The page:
Former Trump adviser Steve Bannon was sentenced Friday following his conviction on two counts of criminal contempt of Congress, after he defied a subpoena from the House select committee investigating the Jan. 6 attack on the U.S. Capitol. He was subpoenaed by the Jan. 6 panel for records and testimony in September of last year. He refused to comply and was found guilty of contempt in July.
Bannon, defiant, says he will appeal conviction
Speaking to reporters outside the courthouse after receiving his four-month sentence, Bannon said he respected the judge's decision. But he was defiant about his conviction, and his attorney confirmed he would be filing a notice of appeal.
Bannon also attacked the Jan. 6 committee and urged people to vote in the upcoming election.
Protesters nearby chanted "traitor" and "liar" as he spoke.
Judge reiterates seriousness of Jan. 6
In sentencing Bannon to four months, Judge Nichols reiterated how serious the events of Jan. 6 were and said the congressional committee has every reason to investigate what happened that day and to prevent anything like it from happening again.
Nichols emphasized that Bannon has not produced a single document or any testimony to the Jan. 6 committee -- nor did he provide a log of documents that he believed to be covered by executive privilege.
However, the judge said the factors in Bannon's favor include that he was taking the advice of counsel, even if it was misguided. Nichols also said the committee did not attempt to sue Bannon to enforce their subpoena.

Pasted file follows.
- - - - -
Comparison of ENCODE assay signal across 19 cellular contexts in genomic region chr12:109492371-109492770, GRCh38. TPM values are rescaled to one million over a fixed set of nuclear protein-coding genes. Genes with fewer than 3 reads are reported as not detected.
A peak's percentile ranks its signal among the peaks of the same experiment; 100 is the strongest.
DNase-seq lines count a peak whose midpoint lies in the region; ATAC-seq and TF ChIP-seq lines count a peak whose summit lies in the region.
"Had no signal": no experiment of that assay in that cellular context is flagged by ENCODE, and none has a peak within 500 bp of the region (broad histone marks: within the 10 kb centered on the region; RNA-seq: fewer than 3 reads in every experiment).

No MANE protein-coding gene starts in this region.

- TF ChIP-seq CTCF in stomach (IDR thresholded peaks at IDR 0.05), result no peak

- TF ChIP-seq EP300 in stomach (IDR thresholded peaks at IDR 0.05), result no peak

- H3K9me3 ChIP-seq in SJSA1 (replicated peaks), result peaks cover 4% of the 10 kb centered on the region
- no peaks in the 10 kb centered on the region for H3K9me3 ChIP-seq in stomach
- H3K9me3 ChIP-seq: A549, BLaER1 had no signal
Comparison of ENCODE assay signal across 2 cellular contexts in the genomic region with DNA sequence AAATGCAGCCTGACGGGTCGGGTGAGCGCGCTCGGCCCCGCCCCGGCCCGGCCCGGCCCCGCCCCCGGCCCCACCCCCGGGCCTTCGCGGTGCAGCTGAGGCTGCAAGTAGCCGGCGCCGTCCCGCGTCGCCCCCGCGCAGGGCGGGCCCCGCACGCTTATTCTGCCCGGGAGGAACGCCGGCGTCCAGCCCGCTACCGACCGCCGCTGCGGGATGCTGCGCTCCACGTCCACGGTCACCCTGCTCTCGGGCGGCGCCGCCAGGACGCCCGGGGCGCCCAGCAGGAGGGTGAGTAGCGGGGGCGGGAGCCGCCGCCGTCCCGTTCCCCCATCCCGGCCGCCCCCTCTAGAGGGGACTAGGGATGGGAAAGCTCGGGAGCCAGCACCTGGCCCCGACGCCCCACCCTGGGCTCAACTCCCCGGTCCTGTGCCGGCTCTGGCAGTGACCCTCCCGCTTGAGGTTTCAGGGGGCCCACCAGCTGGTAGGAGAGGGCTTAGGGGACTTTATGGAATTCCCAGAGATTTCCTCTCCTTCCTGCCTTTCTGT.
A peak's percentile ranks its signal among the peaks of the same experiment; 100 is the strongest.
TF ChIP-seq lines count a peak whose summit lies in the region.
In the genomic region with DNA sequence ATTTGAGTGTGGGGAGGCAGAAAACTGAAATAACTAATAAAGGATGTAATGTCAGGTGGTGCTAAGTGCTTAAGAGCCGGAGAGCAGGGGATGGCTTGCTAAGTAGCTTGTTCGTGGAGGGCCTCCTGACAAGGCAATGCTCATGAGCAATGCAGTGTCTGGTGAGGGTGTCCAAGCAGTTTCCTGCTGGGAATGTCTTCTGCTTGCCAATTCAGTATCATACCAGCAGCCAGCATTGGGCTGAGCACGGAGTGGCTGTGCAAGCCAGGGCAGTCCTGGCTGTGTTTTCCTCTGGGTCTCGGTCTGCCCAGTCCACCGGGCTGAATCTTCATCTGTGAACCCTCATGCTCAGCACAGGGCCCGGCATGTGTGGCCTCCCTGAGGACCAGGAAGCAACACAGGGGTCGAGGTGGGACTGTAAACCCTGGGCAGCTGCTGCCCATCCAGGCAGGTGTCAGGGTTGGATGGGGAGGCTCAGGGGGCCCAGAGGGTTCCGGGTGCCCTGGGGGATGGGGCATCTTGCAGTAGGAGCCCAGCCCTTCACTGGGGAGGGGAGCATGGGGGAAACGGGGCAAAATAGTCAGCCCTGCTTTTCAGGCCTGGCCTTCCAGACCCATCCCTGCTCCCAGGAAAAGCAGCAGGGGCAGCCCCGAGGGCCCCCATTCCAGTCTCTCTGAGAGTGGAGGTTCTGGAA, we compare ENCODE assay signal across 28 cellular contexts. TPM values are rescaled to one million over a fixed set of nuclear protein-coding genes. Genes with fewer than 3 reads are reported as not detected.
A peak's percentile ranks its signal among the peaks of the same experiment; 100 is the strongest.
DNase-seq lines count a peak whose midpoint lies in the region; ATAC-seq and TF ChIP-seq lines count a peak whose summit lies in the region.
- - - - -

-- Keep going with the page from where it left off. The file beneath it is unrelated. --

The four-month sentence is two months shorter than the sentence prosecutors had been seeking.
Judge sentences Bannon to 4 months, pending appeal
Steve Bannon has been sentenced to four months in prison and has been ordered to pay a fine of $6,500.
However Judge Nichols said he agreed that Bannon should not have to serve a sentence while he appeals his case, which Bannon has indicated he will do.
Bannon attorney argues for executive privilege
Bannon attorney David Schoen took exception to the suggestion that Bannon did not have a legitimate claim of executive privilege when he rejected the committee's subpoena.
In particular, Schoen went after Trump lawyer Justin Clark, who told DOJ investigators in July that at no point did former President Donald Trump ever invoke executive privilege over Bannon's testimony.
"You wouldn't believe a thing he says," Schoen said of Clark, who also contradicted other claims made by Bannon's defense team in their case.